Not Even Past
by Dolph Briscoe IV
The new film 42 tells the story of Jackie Robinson’s heroic effort to integrate Major League Baseball. Signed by Brooklyn Dodgers general manager Branch Rickey (Harrison Ford), Robinson (Chadwick Boseman) endures resistance from teammates, taunting from opposing players and fans, and terrifying threats of violence against his family and himself by breaking baseball’s color line. His loving wife Rachel Robinson (Nicole Beharie), herself a determined warrior in the struggle for racial equality, serves as his anchor during this time of trial. Jackie Robinson’s courage inspires Americans, both white and black, and helps to ignite the emerging civil rights movement. 42 is a stirring film that illustrates the brutality of racism and the heroism of those individuals who sought to overcome the most troubling characteristic of American society in the twentieth century.
Set in the immediate post-World War II years, 42 focuses primarily on Jackie Robinson’s first season with the Brooklyn Dodgers in 1947. A key theme in this movie is the significance of relationships between people, with Jackie Robinson as the ideal candidate for integrating baseball. Branch Rickey immediately recognizes that Robinson possesses the strength of character as well as the athletic gifts necessary to undertake this daunting task. As the film begins, Robinson tells teammates and the press that he is “just a ballplayer,” and Rickey stresses that his job as a baseball executive is solely to win games and make money for the club. But the two men forge a close relationship through their shared experience and, by the movie’s end, recognize that Robinson’s integration of baseball means much more to themselves and to the nation at large. Rickey, portrayed by Ford as deeply philosophical and troubled by a failure earlier in his career to take a stand for integration, finds redemption and a renewed love for the game through Robinson’s bravery. Robinson realizes that he is much more than only a baseball player—he has become an inspiration and a hero for Americans of all races, particularly children, and has touched the conscience of the United States.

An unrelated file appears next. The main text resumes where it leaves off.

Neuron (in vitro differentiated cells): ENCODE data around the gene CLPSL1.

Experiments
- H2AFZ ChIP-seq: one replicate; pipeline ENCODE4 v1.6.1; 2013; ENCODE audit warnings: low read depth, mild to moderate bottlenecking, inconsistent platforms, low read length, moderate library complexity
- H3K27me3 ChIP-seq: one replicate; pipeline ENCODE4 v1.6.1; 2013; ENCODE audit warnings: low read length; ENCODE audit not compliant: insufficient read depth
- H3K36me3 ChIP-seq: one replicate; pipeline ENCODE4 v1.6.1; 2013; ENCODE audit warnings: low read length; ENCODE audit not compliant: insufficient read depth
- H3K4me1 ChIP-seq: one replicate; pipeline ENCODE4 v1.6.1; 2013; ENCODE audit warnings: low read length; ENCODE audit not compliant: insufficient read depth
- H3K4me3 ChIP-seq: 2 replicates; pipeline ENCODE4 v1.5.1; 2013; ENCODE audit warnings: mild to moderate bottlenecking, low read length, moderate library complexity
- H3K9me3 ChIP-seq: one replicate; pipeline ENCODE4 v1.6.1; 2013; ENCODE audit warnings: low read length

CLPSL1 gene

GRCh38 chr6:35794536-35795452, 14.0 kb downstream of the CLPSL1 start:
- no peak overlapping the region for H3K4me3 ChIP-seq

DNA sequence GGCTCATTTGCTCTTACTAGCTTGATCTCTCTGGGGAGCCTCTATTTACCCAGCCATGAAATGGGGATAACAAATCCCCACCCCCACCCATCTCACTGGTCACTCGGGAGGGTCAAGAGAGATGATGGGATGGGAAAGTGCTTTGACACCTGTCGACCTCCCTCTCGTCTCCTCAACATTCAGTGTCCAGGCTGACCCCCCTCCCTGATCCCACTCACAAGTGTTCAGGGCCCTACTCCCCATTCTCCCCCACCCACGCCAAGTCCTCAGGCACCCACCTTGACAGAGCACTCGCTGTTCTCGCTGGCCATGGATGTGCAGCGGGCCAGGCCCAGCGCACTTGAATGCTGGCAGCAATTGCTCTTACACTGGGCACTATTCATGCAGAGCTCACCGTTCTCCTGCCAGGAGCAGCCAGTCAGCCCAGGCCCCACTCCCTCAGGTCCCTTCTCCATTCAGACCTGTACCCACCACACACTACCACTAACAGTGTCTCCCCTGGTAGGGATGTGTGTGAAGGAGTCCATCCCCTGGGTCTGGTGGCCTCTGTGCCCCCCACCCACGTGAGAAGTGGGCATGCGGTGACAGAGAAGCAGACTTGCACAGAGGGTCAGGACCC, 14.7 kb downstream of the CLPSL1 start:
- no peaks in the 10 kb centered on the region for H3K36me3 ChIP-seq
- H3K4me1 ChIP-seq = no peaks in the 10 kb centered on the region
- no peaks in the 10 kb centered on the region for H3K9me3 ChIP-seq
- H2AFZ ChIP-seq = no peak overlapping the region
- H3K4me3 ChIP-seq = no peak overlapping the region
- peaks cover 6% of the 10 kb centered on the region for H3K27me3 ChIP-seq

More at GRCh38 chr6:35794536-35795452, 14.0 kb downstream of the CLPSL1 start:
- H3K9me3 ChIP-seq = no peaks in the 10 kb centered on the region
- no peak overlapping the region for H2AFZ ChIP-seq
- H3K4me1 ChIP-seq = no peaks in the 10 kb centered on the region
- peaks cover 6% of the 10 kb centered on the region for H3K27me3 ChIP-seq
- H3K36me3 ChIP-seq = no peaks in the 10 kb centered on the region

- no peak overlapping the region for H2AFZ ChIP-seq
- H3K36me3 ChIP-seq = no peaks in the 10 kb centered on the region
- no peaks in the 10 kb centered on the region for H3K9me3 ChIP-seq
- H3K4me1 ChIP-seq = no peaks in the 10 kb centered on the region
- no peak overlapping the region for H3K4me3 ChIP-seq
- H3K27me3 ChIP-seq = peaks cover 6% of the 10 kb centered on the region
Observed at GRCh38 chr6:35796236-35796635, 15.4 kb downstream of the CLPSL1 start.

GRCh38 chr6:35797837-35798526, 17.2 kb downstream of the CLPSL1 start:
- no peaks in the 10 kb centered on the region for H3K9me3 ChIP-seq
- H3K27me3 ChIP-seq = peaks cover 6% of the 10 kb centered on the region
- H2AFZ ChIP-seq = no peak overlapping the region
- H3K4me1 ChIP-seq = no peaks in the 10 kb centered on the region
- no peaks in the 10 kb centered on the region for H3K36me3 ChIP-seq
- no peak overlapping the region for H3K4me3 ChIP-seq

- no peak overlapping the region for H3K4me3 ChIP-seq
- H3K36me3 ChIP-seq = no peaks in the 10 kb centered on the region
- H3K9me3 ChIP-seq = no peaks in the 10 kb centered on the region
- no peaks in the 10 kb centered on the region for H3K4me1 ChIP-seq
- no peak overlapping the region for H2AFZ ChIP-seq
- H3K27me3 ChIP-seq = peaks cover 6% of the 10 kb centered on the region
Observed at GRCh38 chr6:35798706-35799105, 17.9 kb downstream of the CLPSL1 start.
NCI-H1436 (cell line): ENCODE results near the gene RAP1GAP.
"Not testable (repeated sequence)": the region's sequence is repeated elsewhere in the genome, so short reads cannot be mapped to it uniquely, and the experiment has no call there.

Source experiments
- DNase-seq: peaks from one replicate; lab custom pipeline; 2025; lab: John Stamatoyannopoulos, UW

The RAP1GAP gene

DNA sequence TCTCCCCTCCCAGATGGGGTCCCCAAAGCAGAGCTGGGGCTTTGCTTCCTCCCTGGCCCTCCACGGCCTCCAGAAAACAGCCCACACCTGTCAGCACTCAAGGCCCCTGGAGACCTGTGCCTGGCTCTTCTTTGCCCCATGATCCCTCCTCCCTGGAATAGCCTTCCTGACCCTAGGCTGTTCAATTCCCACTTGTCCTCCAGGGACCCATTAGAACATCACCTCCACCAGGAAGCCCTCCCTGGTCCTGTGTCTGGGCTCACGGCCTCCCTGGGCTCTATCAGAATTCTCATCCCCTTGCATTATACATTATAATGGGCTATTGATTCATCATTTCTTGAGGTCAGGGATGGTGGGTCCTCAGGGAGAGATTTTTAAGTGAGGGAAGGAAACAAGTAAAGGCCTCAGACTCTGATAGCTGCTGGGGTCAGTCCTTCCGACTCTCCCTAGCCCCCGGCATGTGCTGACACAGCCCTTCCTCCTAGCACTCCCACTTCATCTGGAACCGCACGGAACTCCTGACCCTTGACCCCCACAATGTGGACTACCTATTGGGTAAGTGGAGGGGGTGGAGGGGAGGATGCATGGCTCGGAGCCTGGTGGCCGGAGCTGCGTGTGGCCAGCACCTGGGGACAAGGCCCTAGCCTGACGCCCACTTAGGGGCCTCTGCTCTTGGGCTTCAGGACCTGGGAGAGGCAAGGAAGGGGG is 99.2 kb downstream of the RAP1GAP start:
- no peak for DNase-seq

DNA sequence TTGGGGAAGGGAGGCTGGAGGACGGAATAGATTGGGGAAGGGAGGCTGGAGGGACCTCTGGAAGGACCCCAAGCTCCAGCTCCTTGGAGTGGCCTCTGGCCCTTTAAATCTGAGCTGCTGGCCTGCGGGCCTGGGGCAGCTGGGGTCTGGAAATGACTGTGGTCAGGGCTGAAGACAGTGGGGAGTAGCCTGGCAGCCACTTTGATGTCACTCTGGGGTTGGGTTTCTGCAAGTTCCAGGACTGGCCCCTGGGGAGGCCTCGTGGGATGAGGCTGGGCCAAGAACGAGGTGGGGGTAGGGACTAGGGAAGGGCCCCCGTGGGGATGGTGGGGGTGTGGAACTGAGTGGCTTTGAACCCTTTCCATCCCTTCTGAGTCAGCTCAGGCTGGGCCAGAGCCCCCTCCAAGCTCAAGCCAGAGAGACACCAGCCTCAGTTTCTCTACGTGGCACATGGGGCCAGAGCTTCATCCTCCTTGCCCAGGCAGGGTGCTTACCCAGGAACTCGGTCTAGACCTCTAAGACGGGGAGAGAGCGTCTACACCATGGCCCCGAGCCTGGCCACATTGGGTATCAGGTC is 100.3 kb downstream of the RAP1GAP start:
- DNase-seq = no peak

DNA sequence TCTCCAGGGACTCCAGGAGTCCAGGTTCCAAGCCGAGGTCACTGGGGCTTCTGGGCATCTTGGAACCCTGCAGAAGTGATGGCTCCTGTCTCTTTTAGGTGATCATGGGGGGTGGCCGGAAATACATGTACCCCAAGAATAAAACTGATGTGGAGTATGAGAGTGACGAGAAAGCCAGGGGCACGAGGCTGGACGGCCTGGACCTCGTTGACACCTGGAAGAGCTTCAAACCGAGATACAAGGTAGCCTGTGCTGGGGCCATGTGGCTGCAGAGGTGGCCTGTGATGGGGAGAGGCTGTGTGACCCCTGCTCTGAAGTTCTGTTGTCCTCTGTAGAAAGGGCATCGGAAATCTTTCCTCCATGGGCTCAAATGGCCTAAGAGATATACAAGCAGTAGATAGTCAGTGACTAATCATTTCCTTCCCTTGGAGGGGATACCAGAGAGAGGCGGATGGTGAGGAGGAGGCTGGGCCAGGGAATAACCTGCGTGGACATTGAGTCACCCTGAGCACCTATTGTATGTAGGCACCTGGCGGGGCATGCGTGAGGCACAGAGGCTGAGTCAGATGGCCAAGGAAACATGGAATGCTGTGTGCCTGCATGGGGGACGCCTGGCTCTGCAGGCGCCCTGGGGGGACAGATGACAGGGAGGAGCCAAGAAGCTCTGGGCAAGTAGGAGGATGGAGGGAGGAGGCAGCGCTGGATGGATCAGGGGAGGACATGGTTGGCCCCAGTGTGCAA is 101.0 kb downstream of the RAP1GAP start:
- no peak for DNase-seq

The strong marriage of Jackie and Rachel Robinson further illustrates the key role played by personal relationships in the quest to integrate baseball. 42 presents the Robinsons’ marriage as a true love story. Jackie calls Rachel his “heart,” not only the love of his life, but also his source of strength during his times of trouble. Rachel Robinson is as much a civil rights activist as her husband, confidently entering a whites-only bathroom in a southern airport and continuously displaying a calm resolve in the presence of hostile fans in baseball parks.
42 also examines Jackie Robinson’s relationships with the press and his teammates. Besides Rachel, Jackie’s key confidant becomes Wendell Smith (Andre Holland), an African American sports reporter covering these historic events. Robinson initially is reluctant to become too close with Smith for fear of relying on other people for support. Eventually however, Robinson develops a strong friendship with the journalist, who records his accomplishments on the diamond with beautiful prose. Furthermore, Smith helps Robinson realize that he represents more than “just a ballplayer” by confiding his own hardships with racism as a black reporter. Many Brooklyn Dodgers players are wary about having Robinson on their team, pictured most dramatically when several sign a petition against his joining the club. Yet Robinson’s determination and dedicated play win over most of his fellow ballplayers, and by the film’s ending those few remaining doubters find themselves ostracized by the team. In a poignant moment, while playing in Cincinnati, a city bordering the South, Kentucky native Pee Wee Reese (Lucas Black) puts his arm around Robinson on the field, a powerful gesture for all fans to see.
The film depicts the cruelty of racial segregation and the valor of civil rights activists in twentieth-century America. Fans and players yell at Robinson hatefully and, in an upsetting scene, an opposing team’s manager viciously taunts him with a barrage of racist insults. Base runners spike Robinson with their sharp cleats and pitchers purposefully try to bean him; by season’s end Robinson leads the majors in hits by pitch. Perhaps most frightening, Robinson receives hundreds of letters with death threats against him and his family. Yet Jackie and Rachel Robinson, like later civil rights activists, handle this trauma with quiet persistence and sheer bravery. Branch Rickey encourages Robinson by invoking their shared Methodist faith, which Jackie emulates through “turning the other cheek” in the face of his oppressors. 42 also soberly illustrates how children imitate their elders, for both good and evil. In a disturbing sequence, a seemingly kind young boy heckles Robinson after watching his white father do the same. However, young black children see Robinson as a role model to imitate in both words and deeds. Rickey further tells Robinson that he has even noticed some white children pretending to be him on playgrounds, a hopeful sign for the future of race relations in the United States.